I suppose the main reason residents turned down the early warning system was they knew from experience that most fugitives fled the Valley as fast as they could, headed for the nearest town or Seattle, determined to put as much distance as possible between them and the dairy herd. These days the Valley breathes easier because years ago the facility closed its loosely monitored doors. But I do know of one instance when a fugitive fled an urban institution and sought refuge right here in our own little Valley.

One pleasant day in late spring I headed for the Valley on my routine walkabout. Just beyond the corner east of Swiss Hall a small station wagon eased by. There was something official looking about the vehicle, and as it passed, I noticed a sign on its side. “Woodland Park Zoo” the sign read. “What does the Zoo want with our Valley?”I wondered. The car eased to a stop a few yards away, and a fellow stepped out from the passenger’s side. He was holding an odd contraption that looked like an elaborate wire sculpture—if the medium were baling wire. In a slow, sweeping motion he moved the device from west to east like some death ray you’d see in a “B” sci-fi film. Then he returned to the station wagon. The car rolled slowly on down the road to the parking lot behind Swiss Hall. Out comes the fellow again, instrument in hand and sweeps the Valley back and forth, south-west to south-east. Back  he goes into the vehicle. The wagon turns around and creeps up the road toward me. I gesture it to a stop, and the driver, a young woman, rolls down the window. I asked her, “Something absent without leave from the zoo?”  “If it’s a big cat or something with a mouthful of sharp teeth, I want to know.”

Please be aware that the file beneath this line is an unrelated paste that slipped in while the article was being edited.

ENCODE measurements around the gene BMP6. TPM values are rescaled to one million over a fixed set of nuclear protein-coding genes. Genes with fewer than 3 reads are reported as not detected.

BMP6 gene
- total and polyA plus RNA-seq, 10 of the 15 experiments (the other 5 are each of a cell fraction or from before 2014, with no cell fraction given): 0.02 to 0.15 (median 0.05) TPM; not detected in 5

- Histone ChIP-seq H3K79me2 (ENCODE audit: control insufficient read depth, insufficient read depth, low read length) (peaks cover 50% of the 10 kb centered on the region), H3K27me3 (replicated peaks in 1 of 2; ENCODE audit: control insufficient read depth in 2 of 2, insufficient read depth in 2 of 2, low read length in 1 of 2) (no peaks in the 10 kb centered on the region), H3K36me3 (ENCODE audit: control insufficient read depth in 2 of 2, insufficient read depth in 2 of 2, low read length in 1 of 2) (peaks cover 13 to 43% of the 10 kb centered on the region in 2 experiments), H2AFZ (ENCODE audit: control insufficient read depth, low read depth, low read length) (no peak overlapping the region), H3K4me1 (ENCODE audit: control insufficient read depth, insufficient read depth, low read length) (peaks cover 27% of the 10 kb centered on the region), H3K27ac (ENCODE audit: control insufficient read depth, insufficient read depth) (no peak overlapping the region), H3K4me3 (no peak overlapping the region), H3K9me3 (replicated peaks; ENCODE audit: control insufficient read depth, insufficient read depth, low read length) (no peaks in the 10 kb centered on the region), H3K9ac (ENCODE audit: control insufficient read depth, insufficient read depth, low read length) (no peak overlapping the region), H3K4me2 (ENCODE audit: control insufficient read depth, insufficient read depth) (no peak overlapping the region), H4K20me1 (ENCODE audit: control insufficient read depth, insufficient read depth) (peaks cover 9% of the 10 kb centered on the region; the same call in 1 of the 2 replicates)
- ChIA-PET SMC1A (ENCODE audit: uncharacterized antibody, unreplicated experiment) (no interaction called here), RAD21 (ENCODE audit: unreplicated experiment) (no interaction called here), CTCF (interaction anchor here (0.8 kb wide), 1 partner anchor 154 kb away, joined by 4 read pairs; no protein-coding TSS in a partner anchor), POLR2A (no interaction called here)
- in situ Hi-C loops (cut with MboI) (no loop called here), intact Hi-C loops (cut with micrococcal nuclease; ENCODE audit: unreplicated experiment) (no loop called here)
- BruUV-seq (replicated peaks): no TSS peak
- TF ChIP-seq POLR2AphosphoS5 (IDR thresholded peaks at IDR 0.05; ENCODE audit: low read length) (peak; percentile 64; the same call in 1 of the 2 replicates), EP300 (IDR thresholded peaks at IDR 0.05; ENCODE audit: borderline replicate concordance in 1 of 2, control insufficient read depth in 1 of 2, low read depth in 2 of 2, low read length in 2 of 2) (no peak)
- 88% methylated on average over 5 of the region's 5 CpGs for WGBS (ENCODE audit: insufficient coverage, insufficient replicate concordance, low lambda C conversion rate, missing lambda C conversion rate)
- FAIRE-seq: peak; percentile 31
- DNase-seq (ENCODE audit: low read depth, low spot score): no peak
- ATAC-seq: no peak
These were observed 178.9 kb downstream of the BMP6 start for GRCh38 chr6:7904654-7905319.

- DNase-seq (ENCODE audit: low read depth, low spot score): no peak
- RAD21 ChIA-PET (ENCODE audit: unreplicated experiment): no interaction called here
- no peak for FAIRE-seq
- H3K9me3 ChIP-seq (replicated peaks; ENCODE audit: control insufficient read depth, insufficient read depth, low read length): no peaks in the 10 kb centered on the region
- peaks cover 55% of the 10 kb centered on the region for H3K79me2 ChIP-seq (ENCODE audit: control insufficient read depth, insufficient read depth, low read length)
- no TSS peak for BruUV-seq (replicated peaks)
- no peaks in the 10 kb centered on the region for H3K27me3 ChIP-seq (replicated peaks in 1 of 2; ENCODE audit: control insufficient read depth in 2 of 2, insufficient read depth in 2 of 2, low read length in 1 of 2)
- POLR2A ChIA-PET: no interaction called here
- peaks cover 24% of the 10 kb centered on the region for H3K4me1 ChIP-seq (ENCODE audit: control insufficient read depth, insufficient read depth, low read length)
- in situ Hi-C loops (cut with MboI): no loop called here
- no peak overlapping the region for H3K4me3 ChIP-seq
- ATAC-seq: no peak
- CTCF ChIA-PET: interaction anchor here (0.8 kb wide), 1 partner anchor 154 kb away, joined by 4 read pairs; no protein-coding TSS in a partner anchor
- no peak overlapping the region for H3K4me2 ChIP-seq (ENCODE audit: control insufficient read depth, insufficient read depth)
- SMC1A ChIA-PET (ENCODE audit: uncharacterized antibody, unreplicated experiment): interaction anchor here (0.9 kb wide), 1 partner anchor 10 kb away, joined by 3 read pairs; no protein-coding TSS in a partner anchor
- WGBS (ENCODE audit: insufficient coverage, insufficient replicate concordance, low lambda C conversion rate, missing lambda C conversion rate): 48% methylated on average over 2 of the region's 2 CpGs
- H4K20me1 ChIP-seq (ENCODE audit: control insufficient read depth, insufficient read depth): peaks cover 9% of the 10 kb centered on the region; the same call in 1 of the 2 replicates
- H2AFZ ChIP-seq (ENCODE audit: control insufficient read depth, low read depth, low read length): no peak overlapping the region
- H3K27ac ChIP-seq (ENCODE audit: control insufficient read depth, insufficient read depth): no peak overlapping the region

Something, the young lady informed me, had escaped from the zoo, a gyrfalcon, an uncommon non-indigenous bird of prey. The little fugitive thought it would do a bit of sight seeing, had fled its handler, and had chosen our picturesque Valley for her scenic tour. The strange sculpture—not a fazer at all--but a GPS system homing in on the monitoring tag the rare raptor wore.  “She’s changed perches two or three times, but we know where she is now,” the young man said. And off they went back up Tualco. I watched the little station wagon turn into Gramma Snow’s driveway and continue slowly on past her barn where it stopped.